(d) What is given by nature. -- W.T.C.

Sheng (jen): (a) A person of the highest wisdom.

(b) A sage (Confucianism). A great man who exercises a transforming influence (as in Mencius).

(c) Confucius.

(d) The ideal ruler. (Lao Tzu).

(e) One who "regards nature as the essential, the character of Tao (te) as the basis, Tao as the way, and follows the indications of changes." (Taoism) -- W.T.C.

Shen Jen: 'The spiritual man', one who has reached a state of mystical union with the universe, or "who has not separated from the pure and the mysterious." (Chang Tzu, between 399 and 295 B.C.) -- H.H.
Shen tu: Being watchful over himself when one is alone. This is important in Confucian moral training, because "there is nothing more evident than that which cannot be seen by the eyes and nothing more palpable than that which cannot be perceived by the senses." It is a way of "making one's will sincere," and of exhausting one's heart and nature. -- W.T.C.
Shih: Actuality, substance, to which a name must correspond. -- W.T.C.
Shih: (a) Authority and power natural to the position of a ruler, especially the power of reward and punishment as in Han Fei Tzu (d. 233 B.C.). See fa chia. (Legalists).

(b) External force; tending force; circumstances, such as that which completes things after Tao engenders them and the Individual Principle (te) develops them. (Lao Tzu).

(c) Movement, tendency. -- W.T.C.

Shih fei: Right and wrong, with reference to both opinion and conduct, a distinction strongly stressed by the Confucians, Neo-Confucians, Mohists, Neo-Mohists, Sophists, and Legalists alike, except the Taoists who repudiated such distinction as superficial, relative, subjective, unreal in the eyes of Tao, and inconsistent with the Taoist idea of the absolute equality of things and opinions. To most of the ancient Chinese schools, correspondence of name to actuality, both in the social sense and the logical sense, served as the standard of right and wrong. The Sophists often employed the result of argumentation as the standard. The one who won was right and the one who lost was wrong. The Neo-Mohists emphasized logical consistency, whereas the Legalists insisted on law. The early Confucians emphasized conformity with the moral order. "Whiterer conforms with propriety is right and whatever does not conform with propriety is wrong " As Hsun Tzu (c 335-c 288 B.C.) put it, "Whatever conforms with the system of the sage-kings is right and whatever does not conform with the system of the sage-kings is wrong." To the Neo-Confucians, "Whatever is in accord with Reason (li) is right." "The right is the expression of justice and impartiality based on the Universal Reason, and the wrong is the expression of selfishness and partiality based on human desire." -- W.T.C.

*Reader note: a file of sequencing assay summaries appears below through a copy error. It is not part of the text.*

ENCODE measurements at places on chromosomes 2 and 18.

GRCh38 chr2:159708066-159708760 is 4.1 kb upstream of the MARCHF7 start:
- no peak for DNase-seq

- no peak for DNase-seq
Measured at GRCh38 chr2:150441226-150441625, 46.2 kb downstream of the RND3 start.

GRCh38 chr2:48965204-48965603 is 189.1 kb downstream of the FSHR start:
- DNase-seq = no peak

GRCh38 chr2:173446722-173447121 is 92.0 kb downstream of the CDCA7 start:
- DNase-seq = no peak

Shiites: A collective name for countless groups of an Islamic sect, small in number, whose basic dogma is that Ali and his descendants are the sole legitimate successors of Mohammed. They are the rallying point for all revolutionary and heterodox tendencies among Islamic peoples outside Arabia -- H.H.
Shiva, Siva: (Skr. the kind one) Euphemistic name of the God Rudra, the ultimate destructive principle in the philosophies of Shivaism (q.v.). One of the trimurti (q.v.) -- K.F.L.
Shivaism, Sivaism, Saivism: One of the major groups of Hinduism which has evolved, in addition to religious doctrines and observances, also philosophical systems of note, based upon certain Agamas (q.v.). Shiva, as one aspect of the trimurti (q.v.), has inspired cosmological speculations no less than psychological and logical ones. As philosophy it attained its greatest flower in the Kashmirian Trika (q.v.) -- K.F.L.